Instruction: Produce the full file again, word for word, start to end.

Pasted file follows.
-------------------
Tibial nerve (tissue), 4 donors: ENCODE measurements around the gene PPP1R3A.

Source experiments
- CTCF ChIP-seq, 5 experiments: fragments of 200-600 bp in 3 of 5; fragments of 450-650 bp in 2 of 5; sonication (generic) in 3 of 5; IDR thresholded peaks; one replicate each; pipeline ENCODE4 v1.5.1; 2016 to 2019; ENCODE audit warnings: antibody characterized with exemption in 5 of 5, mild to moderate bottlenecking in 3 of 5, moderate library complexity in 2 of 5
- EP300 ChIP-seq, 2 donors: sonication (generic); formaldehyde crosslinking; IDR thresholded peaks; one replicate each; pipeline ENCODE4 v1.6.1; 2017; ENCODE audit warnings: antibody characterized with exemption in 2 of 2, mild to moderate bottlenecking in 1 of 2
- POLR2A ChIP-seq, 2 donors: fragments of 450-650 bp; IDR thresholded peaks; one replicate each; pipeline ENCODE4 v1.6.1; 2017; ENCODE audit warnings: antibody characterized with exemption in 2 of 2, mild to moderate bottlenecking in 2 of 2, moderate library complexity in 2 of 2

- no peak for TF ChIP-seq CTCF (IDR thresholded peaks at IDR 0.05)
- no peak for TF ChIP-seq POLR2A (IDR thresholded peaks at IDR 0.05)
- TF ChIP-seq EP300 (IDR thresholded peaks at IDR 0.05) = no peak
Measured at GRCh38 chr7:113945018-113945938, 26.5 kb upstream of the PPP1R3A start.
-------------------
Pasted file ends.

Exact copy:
Tibial nerve (tissue), 4 donors: ENCODE measurements around the gene PPP1R3A.

Source experiments
- CTCF ChIP-seq, 5 experiments: fragments of 200-600 bp in 3 of 5; fragments of 450-650 bp in 2 of 5; sonication (generic) in 3 of 5; IDR thresholded peaks; one replicate each; pipeline ENCODE4 v1.5.1; 2016 to 2019; ENCODE audit warnings: antibody characterized with exemption in 5 of 5, mild to moderate bottlenecking in 3 of 5, moderate library complexity in 2 of 5
- EP300 ChIP-seq, 2 donors: sonication (generic); formaldehyde crosslinking; IDR thresholded peaks; one replicate each; pipeline ENCODE4 v1.6.1; 2017; ENCODE audit warnings: antibody characterized with exemption in 2 of 2, mild to moderate bottlenecking in 1 of 2
- POLR2A ChIP-seq, 2 donors: fragments of 450-650 bp; IDR thresholded peaks; one replicate each; pipeline ENCODE4 v1.6.1; 2017; ENCODE audit warnings: antibody characterized with exemption in 2 of 2, mild to moderate bottlenecking in 2 of 2, moderate library complexity in 2 of 2

- no peak for TF ChIP-seq CTCF (IDR thresholded peaks at IDR 0.05)
- no peak for TF ChIP-seq POLR2A (IDR thresholded peaks at IDR 0.05)
- TF ChIP-seq EP300 (IDR thresholded peaks at IDR 0.05) = no peak
Measured at GRCh38 chr7:113945018-113945938, 26.5 kb upstream of the PPP1R3A start.